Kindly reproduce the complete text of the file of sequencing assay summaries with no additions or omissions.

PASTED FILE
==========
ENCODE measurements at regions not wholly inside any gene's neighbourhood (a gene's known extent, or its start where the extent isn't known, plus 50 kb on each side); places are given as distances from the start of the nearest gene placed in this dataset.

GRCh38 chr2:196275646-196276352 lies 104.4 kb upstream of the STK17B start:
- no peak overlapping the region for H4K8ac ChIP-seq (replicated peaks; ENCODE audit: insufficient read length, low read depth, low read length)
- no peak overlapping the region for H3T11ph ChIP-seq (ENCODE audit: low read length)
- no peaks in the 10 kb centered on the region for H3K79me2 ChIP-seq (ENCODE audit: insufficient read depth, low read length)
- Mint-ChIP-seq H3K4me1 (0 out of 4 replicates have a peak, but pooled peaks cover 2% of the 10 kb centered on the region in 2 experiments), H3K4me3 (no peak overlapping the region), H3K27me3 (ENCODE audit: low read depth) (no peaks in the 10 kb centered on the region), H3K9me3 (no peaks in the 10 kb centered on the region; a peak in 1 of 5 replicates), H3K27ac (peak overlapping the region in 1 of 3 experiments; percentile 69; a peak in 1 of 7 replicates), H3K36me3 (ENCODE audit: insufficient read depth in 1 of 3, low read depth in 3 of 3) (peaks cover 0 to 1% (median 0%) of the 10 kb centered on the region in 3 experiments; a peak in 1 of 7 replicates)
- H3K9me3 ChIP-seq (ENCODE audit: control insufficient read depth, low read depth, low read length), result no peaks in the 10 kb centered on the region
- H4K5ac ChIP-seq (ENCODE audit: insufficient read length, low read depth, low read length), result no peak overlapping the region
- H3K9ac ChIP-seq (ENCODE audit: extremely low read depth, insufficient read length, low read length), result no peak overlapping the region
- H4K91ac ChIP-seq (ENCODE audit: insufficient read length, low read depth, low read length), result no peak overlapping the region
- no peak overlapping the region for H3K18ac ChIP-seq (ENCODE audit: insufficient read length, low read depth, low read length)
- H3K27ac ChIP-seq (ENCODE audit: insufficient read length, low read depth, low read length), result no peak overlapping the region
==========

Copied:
ENCODE measurements at regions not wholly inside any gene's neighbourhood (a gene's known extent, or its start where the extent isn't known, plus 50 kb on each side); places are given as distances from the start of the nearest gene placed in this dataset.

GRCh38 chr2:196275646-196276352 lies 104.4 kb upstream of the STK17B start:
- no peak overlapping the region for H4K8ac ChIP-seq (replicated peaks; ENCODE audit: insufficient read length, low read depth, low read length)
- no peak overlapping the region for H3T11ph ChIP-seq (ENCODE audit: low read length)
- no peaks in the 10 kb centered on the region for H3K79me2 ChIP-seq (ENCODE audit: insufficient read depth, low read length)
- Mint-ChIP-seq H3K4me1 (0 out of 4 replicates have a peak, but pooled peaks cover 2% of the 10 kb centered on the region in 2 experiments), H3K4me3 (no peak overlapping the region), H3K27me3 (ENCODE audit: low read depth) (no peaks in the 10 kb centered on the region), H3K9me3 (no peaks in the 10 kb centered on the region; a peak in 1 of 5 replicates), H3K27ac (peak overlapping the region in 1 of 3 experiments; percentile 69; a peak in 1 of 7 replicates), H3K36me3 (ENCODE audit: insufficient read depth in 1 of 3, low read depth in 3 of 3) (peaks cover 0 to 1% (median 0%) of the 10 kb centered on the region in 3 experiments; a peak in 1 of 7 replicates)
- H3K9me3 ChIP-seq (ENCODE audit: control insufficient read depth, low read depth, low read length), result no peaks in the 10 kb centered on the region
- H4K5ac ChIP-seq (ENCODE audit: insufficient read length, low read depth, low read length), result no peak overlapping the region
- H3K9ac ChIP-seq (ENCODE audit: extremely low read depth, insufficient read length, low read length), result no peak overlapping the region
- H4K91ac ChIP-seq (ENCODE audit: insufficient read length, low read depth, low read length), result no peak overlapping the region
- no peak overlapping the region for H3K18ac ChIP-seq (ENCODE audit: insufficient read length, low read depth, low read length)
- H3K27ac ChIP-seq (ENCODE audit: insufficient read length, low read depth, low read length), result no peak overlapping the region